Kishan Prajapati, Programming Head, 94.3 MY FM

FM or radio as we know it in today's language is actually a magical thing to explore. We, the general listeners of radio, only like to indulge in the songs that are playing on the radio and never usually think about how we are able to listen to the radio in our homes. We surely know the term frequency as we tune into the right frequency to listen to our favorite radio station. But have we thought about what exactly is frequency modulation (FM), or how exactly the radio works? To find out, let us take a tour of the Magical World of Radio.

The first radio in Asia was Radio Ceylon based in Sri Lanka, started in 1923. After that, other countries also started their own private channels. The Indian Broadcasting Company (IBC) was a private company, which was given the right to operate two radio stations in India – the first one in Bombay on July 23, 1927, and the second in Calcutta onAugust 26, 1927. However, the company dissolved in 1930 and was taken over by the government, renaming it as Indian State Broadcasting Service. It was again renamed after six years and in 1936 All India Radio was born. For many years, All India Radio was the one and only radio station in India. On October 3, 1957, Vividhbharti service was launched by All India Radio to compete with Radio Ceylon. As a part of television broadcasting, Doordarshan was launched on April 1, 1976, and FM broadcasting began in 1977, which was expanded in the 1990s.

Times FM was the first-ever private FM started by the Times Group in 1933 till 1998. The government then took the decision of not renewing the contracts of the private companies. In 2000, however, the government announced the auction of 108 frequencies for the private companies to buy. This was called as Phase-I in the radio industry. Hence, Radio City was the first radio station of Phase-I started in 2001. FM LRS (Local Radio Station), later known as KODAI FM was one of the biggest individual FM channels in India at that time.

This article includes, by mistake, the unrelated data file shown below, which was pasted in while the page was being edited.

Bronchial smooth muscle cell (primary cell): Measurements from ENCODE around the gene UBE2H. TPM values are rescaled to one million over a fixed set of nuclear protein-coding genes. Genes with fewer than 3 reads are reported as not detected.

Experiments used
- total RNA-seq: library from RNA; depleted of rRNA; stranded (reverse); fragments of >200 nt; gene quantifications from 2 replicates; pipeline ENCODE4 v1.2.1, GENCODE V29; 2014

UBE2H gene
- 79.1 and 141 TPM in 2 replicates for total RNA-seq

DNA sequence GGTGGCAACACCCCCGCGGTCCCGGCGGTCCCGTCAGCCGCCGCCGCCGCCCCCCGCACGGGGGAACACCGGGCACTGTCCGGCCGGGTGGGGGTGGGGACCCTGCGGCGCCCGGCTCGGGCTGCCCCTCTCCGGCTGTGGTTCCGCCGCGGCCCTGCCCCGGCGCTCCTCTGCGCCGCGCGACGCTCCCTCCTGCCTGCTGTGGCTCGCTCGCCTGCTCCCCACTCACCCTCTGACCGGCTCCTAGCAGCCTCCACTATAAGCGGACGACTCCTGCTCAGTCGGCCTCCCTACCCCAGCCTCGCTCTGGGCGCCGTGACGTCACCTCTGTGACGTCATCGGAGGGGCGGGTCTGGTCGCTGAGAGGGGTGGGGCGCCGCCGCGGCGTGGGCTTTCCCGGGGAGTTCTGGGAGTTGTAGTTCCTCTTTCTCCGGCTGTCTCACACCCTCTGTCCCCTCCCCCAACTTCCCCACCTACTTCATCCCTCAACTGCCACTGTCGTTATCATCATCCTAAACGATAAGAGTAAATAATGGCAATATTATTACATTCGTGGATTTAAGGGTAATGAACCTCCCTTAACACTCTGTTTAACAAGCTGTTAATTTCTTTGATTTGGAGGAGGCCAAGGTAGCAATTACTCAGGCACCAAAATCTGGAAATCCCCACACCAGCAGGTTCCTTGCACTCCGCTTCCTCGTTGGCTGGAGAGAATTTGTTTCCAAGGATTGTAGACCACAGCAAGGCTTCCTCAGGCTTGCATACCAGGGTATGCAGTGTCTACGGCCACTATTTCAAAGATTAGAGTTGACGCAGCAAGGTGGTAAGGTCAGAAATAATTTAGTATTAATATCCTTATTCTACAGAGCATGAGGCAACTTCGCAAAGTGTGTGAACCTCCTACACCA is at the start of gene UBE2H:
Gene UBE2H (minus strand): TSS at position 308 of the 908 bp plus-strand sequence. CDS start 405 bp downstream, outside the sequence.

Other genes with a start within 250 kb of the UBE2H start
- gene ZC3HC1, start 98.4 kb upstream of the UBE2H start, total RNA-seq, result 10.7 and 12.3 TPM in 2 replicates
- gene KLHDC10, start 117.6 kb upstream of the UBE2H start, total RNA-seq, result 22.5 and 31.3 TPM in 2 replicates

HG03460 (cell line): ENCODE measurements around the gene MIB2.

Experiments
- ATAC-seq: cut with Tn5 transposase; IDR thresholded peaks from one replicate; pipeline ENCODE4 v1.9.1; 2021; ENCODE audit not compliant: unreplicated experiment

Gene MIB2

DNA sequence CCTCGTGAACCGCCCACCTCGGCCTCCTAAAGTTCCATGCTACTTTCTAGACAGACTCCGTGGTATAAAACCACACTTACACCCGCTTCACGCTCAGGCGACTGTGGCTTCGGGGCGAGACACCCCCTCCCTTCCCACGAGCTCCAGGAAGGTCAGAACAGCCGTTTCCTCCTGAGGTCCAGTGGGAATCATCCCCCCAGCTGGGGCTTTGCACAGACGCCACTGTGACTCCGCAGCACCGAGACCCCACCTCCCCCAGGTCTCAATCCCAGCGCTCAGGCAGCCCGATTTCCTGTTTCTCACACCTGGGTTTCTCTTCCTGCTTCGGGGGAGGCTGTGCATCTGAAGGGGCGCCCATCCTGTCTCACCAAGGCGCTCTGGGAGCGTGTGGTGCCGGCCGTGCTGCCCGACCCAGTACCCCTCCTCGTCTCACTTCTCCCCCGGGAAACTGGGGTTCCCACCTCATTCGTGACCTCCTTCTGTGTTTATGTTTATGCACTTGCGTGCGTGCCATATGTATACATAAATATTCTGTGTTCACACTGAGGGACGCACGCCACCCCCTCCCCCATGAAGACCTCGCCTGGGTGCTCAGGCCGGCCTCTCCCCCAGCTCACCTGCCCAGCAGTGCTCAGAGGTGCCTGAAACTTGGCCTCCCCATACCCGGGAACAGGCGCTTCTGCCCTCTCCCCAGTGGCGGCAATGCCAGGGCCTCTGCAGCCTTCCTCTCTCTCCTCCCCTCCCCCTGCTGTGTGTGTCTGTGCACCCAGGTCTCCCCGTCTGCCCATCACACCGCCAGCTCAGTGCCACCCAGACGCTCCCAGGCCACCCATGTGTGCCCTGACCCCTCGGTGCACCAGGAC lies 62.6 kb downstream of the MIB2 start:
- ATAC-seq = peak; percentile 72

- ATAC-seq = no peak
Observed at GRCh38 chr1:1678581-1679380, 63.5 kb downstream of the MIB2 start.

The Indian broadcasting policy currently states that the broadcasters who buy the frequencies will have to pay a one-time entry fee for a period of 10 years. Also, the annual license fee for private companies is either 4 percent of revenue share or 10 percent of reserve price, whichever is higher.

The year 2006 saw the launch of Phase-II, in which the Ministry of Information & Broadcasting auctioned 338 FM channels, out of which 237 channels were auctioned and sold. Phase-I and Phase-II made 243 private FM channels available in 86 cities, spanning across 26 states and 3 Union Territories. The Government of India decided to launch Phase-III in the radio industry.

Phase-III was the most important phase of the industry. It was estimated that Phase-III was going to add an estimated revenue of 550 crore to the national exchequer, if all the auctions went through successfully. The government also allowed migration of 135 private FM channels from Phase-II to Phase-III. Phase-III was launched in 2016 and implemented in 2017. On the first day of auction, 58 channels were sold in 48 cities. The next round had 266 FM channels available in 92 cities. Many famous radio channels got a chance to expand in Phase-III.

This is how magical the world of radio is. At first what was invented as just a medium of communication has now become an essential part of the entertainment industry. It keeps us in touch with our musical side – be it retro or new dance numbers – and gives us information about weather and traffic as also keeping us updated on current affairs all over the world. The FM radio is surely going to successfully spread its magic on us for ages to come.